ONE TWENTY SEVEN
Silverheart’s light went out like a bonfire that had had a bucket of water thrown over it—there was even a burning smell. I let my aching arm drop; my mouth fell open of its own accord. Mr TS wrenched his horse away from Monster, standing up in his stirrups and shouting. I could guess that the rustling, hustling noises around me now were of the people I’d seen forming up . . . to do what? There was a somewhat similar shout and seethe on my left—Galinglud, perhaps, if Mr TS was Tulamaro.
But no one shouted at me. No one told me what to do. Nobody told me to follow them. The muted but urgent noises were leaving a little empty space around me. I didn’t know where Murac was and it seemed . . . unsuitable, somehow, to turn and look. What if he was right there, staring at me? What if he wasn’t? I put Silverheart carefully back into her scabbard and straightened my back. I knew what was supposed to happen: I could recognise a story reaching its climax when I saw it. I just wished I was seeing it the usual way: from a desk chair, staring at a computer screen, my hands clamped around a cup of tea, and my vocabulary having just run away to join the circus.
Only the faint vibration through the reins as he tongued his bit and a silky-rough lash across my bare legs when he swished his tail told me that Monster was maybe a trifle worried also. But he stood perfectly still, ears pricked. Adventurer’s horse. Warrior’s horse.
I wanted to say something funny or throw-away, like oops, or oh well. But I didn’t have the heart. I hate letting other people down. I’m still haunted by Norah’s second daughter’s tenth birthday, when I’d promised her a hot-off-the-press copy of ZOMBIE MACAROONS, published by the tiny indie house that occupied a corner of my then-publisher’s giganticonormous offices . . . and forgot. I got it to her the next day, but it’s not the same, is it? Especially when you’re ten.
It somehow wasn’t making it any better right now that I was pretty sure no one in my immediate vicinity was ten years old today.
Monster swished his tail again.
I was supposed to say something memorable and heroic, wasn’t I? But with my vocabulary cleaning up after the performing elephants nothing occurred to me. And my range of available quotations was limited. Even when you’re curled up in your own bed with Joe the Doorman on guard downstairs and the need for heroism is limited it’s noticeable that Tolkien is short of valiant women. ‘But no living man am I!’ drifted apologetically across my mind: Eowyn had never been a satisfactory heroine because of that whole seeking-death-because-of-unrequited-love thing to which I had had a strong ‘spare me’ reaction even at the age of eleven. “ ‘Beneath the Moon and under star/ she wandered far from northern strands, bewildered on enchanted ways/ beyond the days of mortal lands. . . .’ ”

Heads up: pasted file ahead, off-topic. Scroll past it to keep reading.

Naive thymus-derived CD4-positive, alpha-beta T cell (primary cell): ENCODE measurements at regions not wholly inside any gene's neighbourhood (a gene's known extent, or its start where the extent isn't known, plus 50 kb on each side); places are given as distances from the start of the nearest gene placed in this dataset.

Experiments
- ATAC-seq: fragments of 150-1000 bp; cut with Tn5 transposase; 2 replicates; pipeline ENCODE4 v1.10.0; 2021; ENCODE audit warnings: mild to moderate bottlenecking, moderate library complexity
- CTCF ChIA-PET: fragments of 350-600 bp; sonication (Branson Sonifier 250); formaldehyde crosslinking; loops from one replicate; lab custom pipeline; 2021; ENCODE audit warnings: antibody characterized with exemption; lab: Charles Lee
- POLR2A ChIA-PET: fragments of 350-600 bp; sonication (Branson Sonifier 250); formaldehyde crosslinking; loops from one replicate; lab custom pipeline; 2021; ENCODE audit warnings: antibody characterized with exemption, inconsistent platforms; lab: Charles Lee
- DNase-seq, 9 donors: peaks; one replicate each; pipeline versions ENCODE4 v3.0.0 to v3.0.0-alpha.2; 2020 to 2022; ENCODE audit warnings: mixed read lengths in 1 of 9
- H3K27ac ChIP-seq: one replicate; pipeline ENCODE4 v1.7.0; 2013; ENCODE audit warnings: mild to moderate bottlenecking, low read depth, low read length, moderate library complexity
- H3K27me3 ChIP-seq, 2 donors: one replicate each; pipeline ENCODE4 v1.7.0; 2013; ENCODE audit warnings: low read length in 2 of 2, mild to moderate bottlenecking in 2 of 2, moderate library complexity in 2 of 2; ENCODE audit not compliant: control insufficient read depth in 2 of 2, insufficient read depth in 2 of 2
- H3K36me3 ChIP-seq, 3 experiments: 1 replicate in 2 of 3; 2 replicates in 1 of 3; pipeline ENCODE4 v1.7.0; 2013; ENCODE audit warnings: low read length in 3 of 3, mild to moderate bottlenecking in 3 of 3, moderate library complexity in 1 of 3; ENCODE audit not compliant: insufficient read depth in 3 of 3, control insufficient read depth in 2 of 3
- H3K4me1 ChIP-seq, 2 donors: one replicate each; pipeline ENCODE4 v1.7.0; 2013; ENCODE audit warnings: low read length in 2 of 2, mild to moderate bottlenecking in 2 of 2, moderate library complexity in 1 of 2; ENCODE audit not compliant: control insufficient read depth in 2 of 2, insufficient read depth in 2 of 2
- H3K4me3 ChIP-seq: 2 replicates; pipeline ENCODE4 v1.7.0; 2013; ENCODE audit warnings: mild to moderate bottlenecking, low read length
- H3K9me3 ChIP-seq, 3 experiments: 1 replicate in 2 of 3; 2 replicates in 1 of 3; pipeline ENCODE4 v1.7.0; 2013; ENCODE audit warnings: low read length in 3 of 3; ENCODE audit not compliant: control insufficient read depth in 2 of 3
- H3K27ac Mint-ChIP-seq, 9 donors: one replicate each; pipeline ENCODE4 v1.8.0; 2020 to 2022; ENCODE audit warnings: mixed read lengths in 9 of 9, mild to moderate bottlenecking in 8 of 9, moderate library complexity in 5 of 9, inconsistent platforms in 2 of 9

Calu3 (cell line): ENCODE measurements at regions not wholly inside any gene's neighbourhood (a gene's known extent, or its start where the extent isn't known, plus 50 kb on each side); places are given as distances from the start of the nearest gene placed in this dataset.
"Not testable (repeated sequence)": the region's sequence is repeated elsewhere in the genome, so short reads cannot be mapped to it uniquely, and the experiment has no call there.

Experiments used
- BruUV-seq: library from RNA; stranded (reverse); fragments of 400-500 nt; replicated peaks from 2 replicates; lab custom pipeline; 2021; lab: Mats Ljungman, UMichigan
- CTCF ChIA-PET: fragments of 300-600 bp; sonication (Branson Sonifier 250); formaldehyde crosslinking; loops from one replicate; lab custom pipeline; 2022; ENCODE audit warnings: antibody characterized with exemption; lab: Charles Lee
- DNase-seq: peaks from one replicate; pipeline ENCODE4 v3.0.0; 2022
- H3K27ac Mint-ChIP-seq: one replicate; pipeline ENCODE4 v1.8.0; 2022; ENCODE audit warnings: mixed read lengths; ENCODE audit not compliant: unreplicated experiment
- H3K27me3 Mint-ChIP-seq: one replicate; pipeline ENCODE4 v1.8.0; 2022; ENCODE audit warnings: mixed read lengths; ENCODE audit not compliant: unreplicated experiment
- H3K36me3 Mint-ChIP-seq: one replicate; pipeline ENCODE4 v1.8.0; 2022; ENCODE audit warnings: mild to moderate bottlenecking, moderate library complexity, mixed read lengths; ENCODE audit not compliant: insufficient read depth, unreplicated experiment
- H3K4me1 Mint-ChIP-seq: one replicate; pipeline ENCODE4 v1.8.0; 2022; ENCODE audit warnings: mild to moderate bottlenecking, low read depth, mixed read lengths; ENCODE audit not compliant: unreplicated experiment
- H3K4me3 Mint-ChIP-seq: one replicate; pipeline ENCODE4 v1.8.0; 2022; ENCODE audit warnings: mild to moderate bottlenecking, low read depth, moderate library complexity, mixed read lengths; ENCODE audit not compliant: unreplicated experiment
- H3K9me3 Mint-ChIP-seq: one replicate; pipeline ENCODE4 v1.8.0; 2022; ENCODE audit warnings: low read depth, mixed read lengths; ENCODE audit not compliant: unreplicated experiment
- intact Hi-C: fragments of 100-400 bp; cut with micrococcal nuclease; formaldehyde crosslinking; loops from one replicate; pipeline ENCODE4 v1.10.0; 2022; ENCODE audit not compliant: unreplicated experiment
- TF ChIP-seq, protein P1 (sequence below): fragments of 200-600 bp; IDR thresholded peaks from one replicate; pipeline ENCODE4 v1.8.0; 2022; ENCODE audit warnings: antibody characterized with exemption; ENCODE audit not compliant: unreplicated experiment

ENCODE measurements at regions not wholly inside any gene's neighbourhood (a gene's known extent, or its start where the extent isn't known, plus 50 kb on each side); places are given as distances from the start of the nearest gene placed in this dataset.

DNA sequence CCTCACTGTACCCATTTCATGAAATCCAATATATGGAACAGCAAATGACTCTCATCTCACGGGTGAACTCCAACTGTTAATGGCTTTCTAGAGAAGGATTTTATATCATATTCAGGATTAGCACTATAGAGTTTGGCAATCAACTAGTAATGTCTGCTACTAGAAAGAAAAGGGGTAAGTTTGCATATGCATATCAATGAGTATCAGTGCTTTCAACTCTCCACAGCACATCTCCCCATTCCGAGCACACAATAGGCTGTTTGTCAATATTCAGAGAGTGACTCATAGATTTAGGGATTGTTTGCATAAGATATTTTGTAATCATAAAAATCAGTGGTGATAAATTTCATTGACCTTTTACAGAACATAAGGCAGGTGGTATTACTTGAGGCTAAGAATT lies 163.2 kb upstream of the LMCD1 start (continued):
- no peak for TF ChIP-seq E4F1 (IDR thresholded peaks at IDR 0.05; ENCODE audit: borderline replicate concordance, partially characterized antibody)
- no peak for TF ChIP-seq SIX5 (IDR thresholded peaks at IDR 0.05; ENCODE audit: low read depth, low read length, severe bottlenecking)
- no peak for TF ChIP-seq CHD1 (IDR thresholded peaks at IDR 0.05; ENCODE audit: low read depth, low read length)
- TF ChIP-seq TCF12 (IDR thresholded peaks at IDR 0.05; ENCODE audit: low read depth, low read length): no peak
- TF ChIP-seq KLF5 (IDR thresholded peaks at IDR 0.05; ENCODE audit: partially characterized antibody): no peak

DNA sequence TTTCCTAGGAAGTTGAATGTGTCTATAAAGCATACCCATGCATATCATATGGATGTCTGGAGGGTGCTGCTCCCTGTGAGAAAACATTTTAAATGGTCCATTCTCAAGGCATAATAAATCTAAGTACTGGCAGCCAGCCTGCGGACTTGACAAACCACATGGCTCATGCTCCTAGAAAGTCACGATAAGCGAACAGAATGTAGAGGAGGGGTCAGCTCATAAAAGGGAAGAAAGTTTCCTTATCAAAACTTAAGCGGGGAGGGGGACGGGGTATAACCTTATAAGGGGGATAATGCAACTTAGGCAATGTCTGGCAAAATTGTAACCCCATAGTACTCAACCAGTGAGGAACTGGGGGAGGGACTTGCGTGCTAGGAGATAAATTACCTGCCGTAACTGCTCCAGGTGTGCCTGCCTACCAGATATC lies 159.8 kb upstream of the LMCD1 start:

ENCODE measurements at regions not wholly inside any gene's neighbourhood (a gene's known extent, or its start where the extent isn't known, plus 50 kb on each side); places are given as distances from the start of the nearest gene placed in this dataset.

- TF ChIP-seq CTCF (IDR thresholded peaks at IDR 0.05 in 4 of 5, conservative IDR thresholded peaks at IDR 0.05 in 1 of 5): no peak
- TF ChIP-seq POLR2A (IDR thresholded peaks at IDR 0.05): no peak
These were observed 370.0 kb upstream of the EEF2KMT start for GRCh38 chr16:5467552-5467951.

‘Bewildered’ was certainly apropos.
I sat there, breathing, listening to my ragtag army lining up behind its useless Defender. I had one hand on Silverheart’s hilt, one hand pretending to hold Monster’s reins. I could feel the faint throb of my heartbeat in my throat, in my bare thighs against the saddle flaps, in the thin skin of my wrist and forearm inside Glosinda’s firm but gentle grasp. My heart didn’t seem to be beating nearly as panic-strickenly fast as it should be, I thought. Maybe it was tired of the whole ‘about to die’ situation. About to die did seem to be grinding on rather.
Let me go out trying.
There were quite a few figures marching through the Gate, toward us, by now. Some of them were on horseback. Or on something-back.
I pulled Silverheart out of her scabbard again, with a satisfying ringing noise. She understood her business: she flared up immediately, lighting the harsh ugly empty slope in front of us. The front ranks of the marching figures were disconcertingly outlined in gold, and I saw several swords drawn in answer, although none of them shone with their own light.
Let me go out trying.
“YAAAAAAAAAH!” I howled, wrapped my legs around as much of Monster’s barrel as I could reach and squeezed. Warrior’s horse, Defender’s horse: his rear end dropped and his hind legs drove us forward as if he was longing to plunge into battle. You don’t expect a horse his size to be able to sprint; the only reason I didn’t topple off the back end when he barrelled downhill toward the approaching troop was because I had a good handful of mane in my non-sword-holding hand. And, faintly through the drumming of my huge horse’s huge hooves, the wind in my ears and the banging of my own heartbeat, I heard a YAAAAAAAAH behind me, and the clamor of another company—of my company—sending its horses into a gallop.
Please join the discussion at Robin McKinley's Web Forum.